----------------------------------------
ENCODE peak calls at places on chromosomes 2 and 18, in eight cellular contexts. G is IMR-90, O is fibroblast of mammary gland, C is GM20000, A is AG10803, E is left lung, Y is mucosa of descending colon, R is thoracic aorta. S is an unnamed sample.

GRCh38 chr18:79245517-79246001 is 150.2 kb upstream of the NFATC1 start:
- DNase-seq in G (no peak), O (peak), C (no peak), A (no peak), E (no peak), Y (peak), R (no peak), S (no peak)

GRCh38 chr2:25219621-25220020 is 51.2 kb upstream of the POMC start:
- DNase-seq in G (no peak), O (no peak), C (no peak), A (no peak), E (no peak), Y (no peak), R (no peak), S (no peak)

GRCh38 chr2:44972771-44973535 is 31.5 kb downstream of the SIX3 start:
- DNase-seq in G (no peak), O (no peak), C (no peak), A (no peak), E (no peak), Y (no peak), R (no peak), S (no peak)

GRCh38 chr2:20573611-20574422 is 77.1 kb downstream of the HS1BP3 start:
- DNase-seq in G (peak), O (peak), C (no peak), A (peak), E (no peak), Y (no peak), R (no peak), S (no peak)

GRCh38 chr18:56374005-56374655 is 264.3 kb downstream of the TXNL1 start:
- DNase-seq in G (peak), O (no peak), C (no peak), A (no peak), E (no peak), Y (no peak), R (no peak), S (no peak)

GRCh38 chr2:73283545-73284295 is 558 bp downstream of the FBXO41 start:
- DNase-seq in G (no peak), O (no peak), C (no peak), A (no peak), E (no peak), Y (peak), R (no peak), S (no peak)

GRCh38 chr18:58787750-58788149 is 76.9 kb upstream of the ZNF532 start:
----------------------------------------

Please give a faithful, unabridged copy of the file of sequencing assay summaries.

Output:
ENCODE peak calls at places on chromosomes 2 and 18, in eight cellular contexts. G is IMR-90, O is fibroblast of mammary gland, C is GM20000, A is AG10803, E is left lung, Y is mucosa of descending colon, R is thoracic aorta. S is an unnamed sample.

GRCh38 chr18:79245517-79246001 is 150.2 kb upstream of the NFATC1 start:
- DNase-seq in G (no peak), O (peak), C (no peak), A (no peak), E (no peak), Y (peak), R (no peak), S (no peak)

GRCh38 chr2:25219621-25220020 is 51.2 kb upstream of the POMC start:
- DNase-seq in G (no peak), O (no peak), C (no peak), A (no peak), E (no peak), Y (no peak), R (no peak), S (no peak)

GRCh38 chr2:44972771-44973535 is 31.5 kb downstream of the SIX3 start:
- DNase-seq in G (no peak), O (no peak), C (no peak), A (no peak), E (no peak), Y (no peak), R (no peak), S (no peak)

GRCh38 chr2:20573611-20574422 is 77.1 kb downstream of the HS1BP3 start:
- DNase-seq in G (peak), O (peak), C (no peak), A (peak), E (no peak), Y (no peak), R (no peak), S (no peak)

GRCh38 chr18:56374005-56374655 is 264.3 kb downstream of the TXNL1 start:
- DNase-seq in G (peak), O (no peak), C (no peak), A (no peak), E (no peak), Y (no peak), R (no peak), S (no peak)

GRCh38 chr2:73283545-73284295 is 558 bp downstream of the FBXO41 start:
- DNase-seq in G (no peak), O (no peak), C (no peak), A (no peak), E (no peak), Y (peak), R (no peak), S (no peak)

GRCh38 chr18:58787750-58788149 is 76.9 kb upstream of the ZNF532 start: